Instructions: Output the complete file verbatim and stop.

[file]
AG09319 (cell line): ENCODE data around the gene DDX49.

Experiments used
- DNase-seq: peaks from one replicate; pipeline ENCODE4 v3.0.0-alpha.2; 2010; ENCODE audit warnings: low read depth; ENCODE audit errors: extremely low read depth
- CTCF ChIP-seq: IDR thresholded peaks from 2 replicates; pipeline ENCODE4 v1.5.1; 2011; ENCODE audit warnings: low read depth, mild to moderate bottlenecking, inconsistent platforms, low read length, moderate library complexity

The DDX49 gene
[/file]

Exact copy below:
AG09319 (cell line): ENCODE data around the gene DDX49.

Experiments used
- DNase-seq: peaks from one replicate; pipeline ENCODE4 v3.0.0-alpha.2; 2010; ENCODE audit warnings: low read depth; ENCODE audit errors: extremely low read depth
- CTCF ChIP-seq: IDR thresholded peaks from 2 replicates; pipeline ENCODE4 v1.5.1; 2011; ENCODE audit warnings: low read depth, mild to moderate bottlenecking, inconsistent platforms, low read length, moderate library complexity

The DDX49 gene